For our final big day in Hawaii we endeavored to see some real, live, oozing, flowing lava!  Unfortunately we couldn’t find any, but the trip was amazing nonetheless.  At the time of our visit, Pu’u O’o was erupting (in fact it is still erupting at the time of this writing – you can read about it in the news).  The recommended approach is from the North – you drive through some neighborhoods, park near a trail head, formerly used by geologists, hike through the jungle and pop out near the volcano.  This would have been a modest hike along a reasonably well traveled trail for most of the way, and then some off-roading if we wanted to go look for some lava.  Unfortunately, the damn trade winds were still not in our favor, and we were forced to approach from the South – further round trip, uphill and off road the entire way…

We drove to the end of Chain of Craters road where the old lava flows eventually swallow up the road near the ocean.  The drive snakes through flows from past eruptions and is well worth it for the stark beauty of the barren landscape.  At the end of the road, there is a parking area where tourists stop to check out the lava arches that tumble into the ocean.  This was cool and all, but we had way bigger plans.


A small flock of Nenes. These birds are descended from Canada Geese (the honking is quite similar) which became stranded in Hawaii while migrating.



Before starting our hike we took some time to check out the wildlife and the arches. Pretty cool. We actually were more excited about the Nenes (pronounced Nay-nay) than the arches: signs cautioning us of Nene Crossings and Nene Nestings were literally around every corner, yet we didn’t see a single specimen the entire trip until now. We had started to think they were already extinct and nobody had bothered to remove the signs. In any event we got really excited and took a whole bunch of pictures of them, had a good look at some arches, and then started our off-roading.


“Road Closed.” Oh for real?

We used Backcountry Navigator to plot a few waypoints (namely our start and stop points) and started picking our way through the rubble.  Clambering through the lava flow was made our brief trek through Kilauea Iki seem like a walk in the park and we soon began to wonder if we’d bit off more than we could chew.


Route finding…


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The route was essentially uphill the entire way, punctuated with a few steep escarpments.  The steepest parts of the slope was broken up by patches of surviving foliage, so route finding was more complex than we had anticipated.  We leap-frogged from one pitch to the next trying not to get cliffed-out by the undulating lava flows and impassably dense shrubberies.16IMG_9011 16IMG_9020 16IMG_0957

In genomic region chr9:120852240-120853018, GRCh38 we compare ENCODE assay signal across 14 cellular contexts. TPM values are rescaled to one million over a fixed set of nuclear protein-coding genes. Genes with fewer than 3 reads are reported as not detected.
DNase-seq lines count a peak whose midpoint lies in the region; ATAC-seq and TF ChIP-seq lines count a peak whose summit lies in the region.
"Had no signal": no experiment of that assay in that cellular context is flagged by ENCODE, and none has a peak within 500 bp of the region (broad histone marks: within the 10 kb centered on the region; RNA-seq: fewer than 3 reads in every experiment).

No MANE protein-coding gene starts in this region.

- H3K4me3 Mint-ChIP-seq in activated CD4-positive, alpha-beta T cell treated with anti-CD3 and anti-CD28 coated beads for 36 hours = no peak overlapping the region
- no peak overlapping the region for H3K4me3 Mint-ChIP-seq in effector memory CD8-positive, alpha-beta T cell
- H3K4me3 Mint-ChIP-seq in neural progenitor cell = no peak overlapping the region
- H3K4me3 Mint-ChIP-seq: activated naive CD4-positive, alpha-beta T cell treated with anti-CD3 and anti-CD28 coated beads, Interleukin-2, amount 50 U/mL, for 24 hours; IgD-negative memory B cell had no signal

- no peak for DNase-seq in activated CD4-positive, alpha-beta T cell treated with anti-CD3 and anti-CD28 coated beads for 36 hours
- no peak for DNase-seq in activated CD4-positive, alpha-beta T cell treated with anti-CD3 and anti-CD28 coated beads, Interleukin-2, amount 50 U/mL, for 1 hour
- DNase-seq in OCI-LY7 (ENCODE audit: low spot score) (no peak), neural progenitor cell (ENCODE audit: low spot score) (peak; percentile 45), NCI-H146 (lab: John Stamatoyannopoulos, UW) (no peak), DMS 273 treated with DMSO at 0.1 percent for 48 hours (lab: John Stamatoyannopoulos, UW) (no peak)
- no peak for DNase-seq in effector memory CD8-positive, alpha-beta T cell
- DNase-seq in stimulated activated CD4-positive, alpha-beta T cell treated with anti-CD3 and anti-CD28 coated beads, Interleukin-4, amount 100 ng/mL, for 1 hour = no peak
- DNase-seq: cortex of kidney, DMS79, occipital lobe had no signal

Atop the last big escarpment, we take a look at our progress – a source of both pride and sorrow.  Backtracking through this labyrinth of crumbling rock would be no easier the second time around.


The lava displayed amazing variety in texture, hardness and even color as we traveled across the barren land.



Eventually we approached our turn around time – the point at which we would be arriving back to the car after dark if we didn’t head back immediately.  He had no strong desire to clamber down steep lava flows by the light of two headlamps, so we decided not to push our luck.  We did manage to a glimpse of Pu’u O’o, our ultimate destination, but were unable to spot any glowing red lava.  We saw some steamy smoke rising up from the crater and managed to give the optical zoom on my camera a nice workout, but were ultimately defeated.  We’d just traveled one of the slowest 6 miles of our lives and were pretty burned out, not to mention less than excited about the return trip, so we decided to bail.  We set the navigation back to the parking lot and began following the compass back downhill.


Even though we didn’t get to see any lava, we gave it the ol’ college try and probably came much closer than anyone else that day.  Taking the ‘scenic route’ through one of the most impassable regions imaginable is always a rewarding experience the memories of the bizarre and tortured land we crossed will be with us forever.

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